What can you say? Dac’s back after a week AWOL and with a puzzle that’s as watertight and enjoyable as ever. I didn’t know the Spanish inn, but fortunately did know the tennis player so no problems there. The Notts town took a bit longer to fall – did I mention that Geography isn’t my strong point? – but thankfully I twigged SWELL for smart pretty sharpish. The only issue remaining was the little woman’s name required at 21d, with thankfully not that many candidates to choose from. Kathryn’s Dad’s prediction back in the day that “MIDDLEMARCH won’t date well, so the editor might have to be careful if he recycles this one in the i in five years’ time” proved to be false in my case, but I’m guessing memories of it won’t be as fresh now, four years later. Yes, it does look like we’re slowly catching up with the Independent…

COD? Lots to like as ever, with an extra tick by 11d – “Goes off with crew aboard a boat (6,7)”.

To March 2014 for all the answers and analysis of the clues:



The British summer being unusually, well, summery, much of Saturday is spent doing vaguely summery things. Which means the Inquisitor has to take a back seat for a while. So it isn’t until quite late, and suitably fortified, that an opportunity presents itself to get to grips with that preamble. 24 grouped letters not indicated by the wordplay which could be a cinch or a right pain, depending. A quick glance through suggests we won’t actually be in too much trouble. 21ac screams hidden word, mixture as the definition, with SALAD minus an A inside a troublesome nasal drop. Sounds nasty. Rewind to 1ac and there’s a nice friendly anagram. A JUNTA would be a group seizing power, of course, so we need J to go with the letters in TAUN(t).

A pretty straightforward grid fill then. A suspiciously straightforward grid fill some might argue, this being the Inquisitor. Let’s see if they’d be right. The letters additional to the wordplay are supposed to help us identify the theme. Except in the order I’ve got them they look pretty random, and there are more than 24 of them. Cue a frantic back and forth through the clues to see what I’ve missed, except that I haven’t.

What if we, as pretty heavily hinted in the preamble, look at the groups the letters are in? I’m not going to bugger up that grid by shading any bits of it, and it’s a pain typing a letter per cell in Excel, so a handy demo version of Crossword Compiler to the rescue, and… Well, I don’t know about you but I was a pretty big fan of Blake’s 7 back in the day, from its beginnings through to that pretty grim finale. The names of the first crew are hidden in the grid – AVON, CALLY, GAN (poor Gan…), JENNA (who didn’t have a thing for Jenna back in the day?), VILA (no, I didn’t know his name was spelt like that), and the computer ZEN.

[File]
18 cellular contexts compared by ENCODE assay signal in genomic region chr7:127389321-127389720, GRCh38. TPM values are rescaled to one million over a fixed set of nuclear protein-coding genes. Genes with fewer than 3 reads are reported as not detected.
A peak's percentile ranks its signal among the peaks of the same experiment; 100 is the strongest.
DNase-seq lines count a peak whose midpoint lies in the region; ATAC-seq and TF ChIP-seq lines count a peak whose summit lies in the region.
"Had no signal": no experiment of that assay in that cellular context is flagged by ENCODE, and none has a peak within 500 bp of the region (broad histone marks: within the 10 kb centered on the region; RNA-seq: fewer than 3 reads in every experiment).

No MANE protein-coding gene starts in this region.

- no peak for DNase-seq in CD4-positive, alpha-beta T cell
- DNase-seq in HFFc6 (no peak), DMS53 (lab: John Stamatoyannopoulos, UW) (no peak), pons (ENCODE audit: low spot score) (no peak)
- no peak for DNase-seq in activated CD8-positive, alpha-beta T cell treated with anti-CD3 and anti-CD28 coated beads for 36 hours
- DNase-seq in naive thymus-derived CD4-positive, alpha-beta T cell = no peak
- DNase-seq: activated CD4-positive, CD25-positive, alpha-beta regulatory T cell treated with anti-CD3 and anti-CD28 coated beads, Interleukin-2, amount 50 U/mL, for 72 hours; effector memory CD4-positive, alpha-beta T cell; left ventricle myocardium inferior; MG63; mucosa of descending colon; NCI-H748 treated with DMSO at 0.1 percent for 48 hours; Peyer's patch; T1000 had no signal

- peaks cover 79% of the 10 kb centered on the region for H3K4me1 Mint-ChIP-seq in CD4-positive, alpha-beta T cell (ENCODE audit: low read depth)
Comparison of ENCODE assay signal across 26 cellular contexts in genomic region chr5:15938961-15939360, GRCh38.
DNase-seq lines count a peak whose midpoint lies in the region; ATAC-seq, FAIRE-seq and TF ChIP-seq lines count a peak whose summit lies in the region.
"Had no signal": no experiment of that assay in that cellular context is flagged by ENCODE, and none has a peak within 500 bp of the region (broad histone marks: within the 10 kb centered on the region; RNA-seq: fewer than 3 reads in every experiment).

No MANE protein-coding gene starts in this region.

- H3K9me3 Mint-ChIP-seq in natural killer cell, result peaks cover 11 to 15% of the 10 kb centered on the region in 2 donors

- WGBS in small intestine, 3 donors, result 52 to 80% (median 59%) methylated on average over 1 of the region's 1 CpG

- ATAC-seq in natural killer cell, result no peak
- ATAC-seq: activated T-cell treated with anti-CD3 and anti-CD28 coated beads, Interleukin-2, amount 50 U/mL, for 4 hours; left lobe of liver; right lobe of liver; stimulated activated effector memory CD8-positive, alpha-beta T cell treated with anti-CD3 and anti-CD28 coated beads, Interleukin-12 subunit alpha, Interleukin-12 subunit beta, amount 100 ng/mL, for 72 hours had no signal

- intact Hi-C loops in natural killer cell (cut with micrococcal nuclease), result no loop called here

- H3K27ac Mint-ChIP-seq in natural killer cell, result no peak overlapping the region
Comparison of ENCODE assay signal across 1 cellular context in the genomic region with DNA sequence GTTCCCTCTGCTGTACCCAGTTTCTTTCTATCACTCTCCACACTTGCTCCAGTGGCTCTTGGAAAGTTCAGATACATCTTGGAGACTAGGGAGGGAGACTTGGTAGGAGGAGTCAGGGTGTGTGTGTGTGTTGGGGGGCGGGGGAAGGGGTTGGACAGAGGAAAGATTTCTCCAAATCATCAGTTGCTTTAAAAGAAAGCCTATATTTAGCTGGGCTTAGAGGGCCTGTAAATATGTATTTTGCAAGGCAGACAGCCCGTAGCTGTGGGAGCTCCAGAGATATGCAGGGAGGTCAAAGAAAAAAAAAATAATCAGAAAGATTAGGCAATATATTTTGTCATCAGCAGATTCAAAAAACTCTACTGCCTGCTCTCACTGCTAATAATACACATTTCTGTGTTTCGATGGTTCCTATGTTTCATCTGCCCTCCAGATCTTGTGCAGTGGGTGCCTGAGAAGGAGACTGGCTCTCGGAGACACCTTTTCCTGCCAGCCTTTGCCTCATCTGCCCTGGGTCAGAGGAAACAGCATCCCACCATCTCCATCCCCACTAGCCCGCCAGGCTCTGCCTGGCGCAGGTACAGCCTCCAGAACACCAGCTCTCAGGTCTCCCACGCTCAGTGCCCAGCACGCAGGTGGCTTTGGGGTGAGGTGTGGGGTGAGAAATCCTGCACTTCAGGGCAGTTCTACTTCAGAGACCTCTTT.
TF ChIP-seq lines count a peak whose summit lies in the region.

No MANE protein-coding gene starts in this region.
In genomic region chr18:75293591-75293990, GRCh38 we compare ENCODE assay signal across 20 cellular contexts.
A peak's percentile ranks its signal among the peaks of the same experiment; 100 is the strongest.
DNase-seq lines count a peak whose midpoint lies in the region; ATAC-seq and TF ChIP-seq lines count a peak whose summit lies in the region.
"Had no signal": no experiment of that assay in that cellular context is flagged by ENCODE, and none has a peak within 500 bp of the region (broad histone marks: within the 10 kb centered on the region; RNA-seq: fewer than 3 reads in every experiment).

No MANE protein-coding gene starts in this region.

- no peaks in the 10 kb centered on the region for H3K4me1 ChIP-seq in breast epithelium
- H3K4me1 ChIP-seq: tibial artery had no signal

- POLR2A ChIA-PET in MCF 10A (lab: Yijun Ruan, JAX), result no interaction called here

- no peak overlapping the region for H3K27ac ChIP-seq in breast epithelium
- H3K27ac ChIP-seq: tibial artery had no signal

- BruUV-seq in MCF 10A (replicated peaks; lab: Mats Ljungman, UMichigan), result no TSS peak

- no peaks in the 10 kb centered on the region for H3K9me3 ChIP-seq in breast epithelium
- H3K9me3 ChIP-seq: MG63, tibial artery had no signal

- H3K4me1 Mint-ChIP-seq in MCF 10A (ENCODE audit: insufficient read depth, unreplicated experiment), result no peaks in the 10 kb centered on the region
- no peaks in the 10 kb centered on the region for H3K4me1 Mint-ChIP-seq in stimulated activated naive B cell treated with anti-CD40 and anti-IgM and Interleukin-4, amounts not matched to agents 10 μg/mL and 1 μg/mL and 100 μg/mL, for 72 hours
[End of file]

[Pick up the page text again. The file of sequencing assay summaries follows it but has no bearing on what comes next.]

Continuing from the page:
We’ve got to reveal a craft at the close, which must be the LIBERATOR, meaning LITERATOR is going to have to change, the T to B with BLAKE the “aptly located” replacement for 7d. And I think that means that we’re done?

Well, that was good, wasn’t it? An engaging solve, and a bit of classic Sci-Fi with a pretty classic theme too. Enjoy.

Another one from Radian’s seemingly inexhaustible stockpile of Tuesday-worthy puzzles … but before we get started may I put on record my utter loathing for that vile travesty of a word at 1ac? Thank you. Anybody using it in a non-academic context deserves a custard pie from the Plain English Campaign if you ask me, unless they’re compiling a crossword. Harrumph.

Today’s theme is overt, although some of the examples probably won’t be at the top of anybody’s list of likely candidates. Solving was fairly easy going to start with, but slowed right down in the SE corner – an experience echoed by RatkojaRiku in his March 2014 Fifteensquared blog post. 19 and 27ac both held out for longer than they ought, and earned appreciative ticks when the light dawned. No complaints and plenty to applaud, in particular 5, 7, 8 and 17. Which brings me on to the COD, which is not just neat, it’s also an elephant trap for the unwary and I hope I wasn’t the only one who fell in. Imagine my consternation upon reading 20d … you’d think I’d be wary by now. Take a bow, 24ac:

“Eastern city took off with inflow of local currency (5)”

In which the Don shows that he too can set puzzles at the harder end of the spectrum. He usually saves these for other outlets, and usually under different pseudonyms, but today we have one that I’m guessing will have taken most solvers longer than they’d anticipated. 5d, 17ac and 13ac will be unknown to most, I would have thought, and elsewhere we have wordplay that is a little tricky, in particular 26ac. 12ac provoked a – where? – and a quick consultation with Google, and at least five other answers led to a visit to the big red book. Last in the SE corner, with 19d also causing issues, and 1d the other side of the grid.

COD? I’ll go with the aforementioned 26ac – “French person with nothing on – not a fashionable style! (6)”.

To February 2014:


Saturday 9th  June 2018

Bit trickier last weekend. Not to start with perhaps – 1a and 1d were pretty obvious – but a few archaisms here and there made it difficult to be sure if those answers were correct – I’m thinking of Pomfret, Redound, and Under the Rose.

Quite a few ticks here & there too though, as usual, with my favourite being the Russian doll style 6d:

One insisting church invests  in apiary, and then in fruit and dairy produce (9,6)

Which ends rather a brief blog really, considering I’ve had all week to come up with something interesting to say!

And for the 2014 blog click here.